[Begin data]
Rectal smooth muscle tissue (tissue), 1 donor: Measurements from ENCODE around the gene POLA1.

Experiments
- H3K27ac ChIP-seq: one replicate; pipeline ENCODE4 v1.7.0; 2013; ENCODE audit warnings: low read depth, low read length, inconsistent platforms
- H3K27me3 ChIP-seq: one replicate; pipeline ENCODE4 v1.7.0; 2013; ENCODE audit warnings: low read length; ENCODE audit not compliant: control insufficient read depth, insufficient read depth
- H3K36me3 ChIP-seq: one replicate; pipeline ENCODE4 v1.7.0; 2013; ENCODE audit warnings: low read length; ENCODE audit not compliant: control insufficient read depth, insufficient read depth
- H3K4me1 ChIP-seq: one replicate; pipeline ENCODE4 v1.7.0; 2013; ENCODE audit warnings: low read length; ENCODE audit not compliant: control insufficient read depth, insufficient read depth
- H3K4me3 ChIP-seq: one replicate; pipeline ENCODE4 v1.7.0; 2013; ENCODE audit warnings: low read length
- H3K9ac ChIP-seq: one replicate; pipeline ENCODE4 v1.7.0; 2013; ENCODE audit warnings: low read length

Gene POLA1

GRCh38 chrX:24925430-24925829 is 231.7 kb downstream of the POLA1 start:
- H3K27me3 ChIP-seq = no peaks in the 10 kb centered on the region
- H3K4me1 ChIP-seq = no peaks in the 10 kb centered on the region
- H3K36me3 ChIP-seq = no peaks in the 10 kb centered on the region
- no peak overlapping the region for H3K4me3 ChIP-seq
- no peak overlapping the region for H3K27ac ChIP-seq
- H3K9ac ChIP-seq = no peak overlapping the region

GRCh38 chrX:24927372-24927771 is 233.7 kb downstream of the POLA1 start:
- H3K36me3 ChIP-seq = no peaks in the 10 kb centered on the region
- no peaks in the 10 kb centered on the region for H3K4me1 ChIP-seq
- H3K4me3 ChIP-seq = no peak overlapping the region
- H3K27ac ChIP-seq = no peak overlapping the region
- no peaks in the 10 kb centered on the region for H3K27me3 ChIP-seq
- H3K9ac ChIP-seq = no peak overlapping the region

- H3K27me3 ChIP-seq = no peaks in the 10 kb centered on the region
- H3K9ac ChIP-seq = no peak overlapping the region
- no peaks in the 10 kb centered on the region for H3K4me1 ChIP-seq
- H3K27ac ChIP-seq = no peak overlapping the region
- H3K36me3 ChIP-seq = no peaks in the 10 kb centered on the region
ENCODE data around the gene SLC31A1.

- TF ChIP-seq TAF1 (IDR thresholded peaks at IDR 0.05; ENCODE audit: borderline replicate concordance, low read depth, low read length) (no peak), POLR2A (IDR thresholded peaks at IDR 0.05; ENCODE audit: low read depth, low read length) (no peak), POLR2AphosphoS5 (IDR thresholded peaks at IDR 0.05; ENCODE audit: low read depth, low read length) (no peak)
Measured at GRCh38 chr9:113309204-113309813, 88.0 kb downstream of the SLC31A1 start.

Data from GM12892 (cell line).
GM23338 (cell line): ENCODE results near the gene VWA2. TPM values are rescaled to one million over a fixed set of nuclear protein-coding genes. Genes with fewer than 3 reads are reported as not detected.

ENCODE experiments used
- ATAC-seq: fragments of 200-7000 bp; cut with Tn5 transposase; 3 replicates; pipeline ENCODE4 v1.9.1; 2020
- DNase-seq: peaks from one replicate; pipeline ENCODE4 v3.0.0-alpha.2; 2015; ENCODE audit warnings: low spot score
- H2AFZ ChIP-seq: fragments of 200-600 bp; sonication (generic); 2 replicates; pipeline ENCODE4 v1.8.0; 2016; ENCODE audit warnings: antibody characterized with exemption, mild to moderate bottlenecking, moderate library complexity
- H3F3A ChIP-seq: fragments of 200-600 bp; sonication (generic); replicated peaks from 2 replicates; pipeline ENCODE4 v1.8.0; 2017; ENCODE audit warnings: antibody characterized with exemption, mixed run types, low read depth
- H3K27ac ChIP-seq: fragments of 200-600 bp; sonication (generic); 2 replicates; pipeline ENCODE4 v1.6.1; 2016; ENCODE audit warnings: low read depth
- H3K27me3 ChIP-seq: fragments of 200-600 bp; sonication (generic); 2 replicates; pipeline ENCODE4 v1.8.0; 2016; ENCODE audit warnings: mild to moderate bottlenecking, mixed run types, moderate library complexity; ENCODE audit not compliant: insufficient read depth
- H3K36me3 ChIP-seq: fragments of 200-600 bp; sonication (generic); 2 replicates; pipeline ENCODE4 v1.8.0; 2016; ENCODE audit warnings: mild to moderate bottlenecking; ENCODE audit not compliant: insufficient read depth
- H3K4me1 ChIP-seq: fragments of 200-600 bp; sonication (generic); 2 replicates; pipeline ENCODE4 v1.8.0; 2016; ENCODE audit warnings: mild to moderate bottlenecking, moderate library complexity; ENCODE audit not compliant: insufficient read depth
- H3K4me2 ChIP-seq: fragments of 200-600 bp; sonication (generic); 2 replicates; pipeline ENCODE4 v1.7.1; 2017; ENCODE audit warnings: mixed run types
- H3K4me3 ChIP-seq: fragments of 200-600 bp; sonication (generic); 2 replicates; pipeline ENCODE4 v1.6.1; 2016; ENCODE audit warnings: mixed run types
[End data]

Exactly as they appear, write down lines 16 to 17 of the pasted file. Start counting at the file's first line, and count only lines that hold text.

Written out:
- H3K9ac ChIP-seq = no peak overlapping the region

GRCh38 chrX:24927372-24927771 is 233.7 kb downstream of the POLA1 start: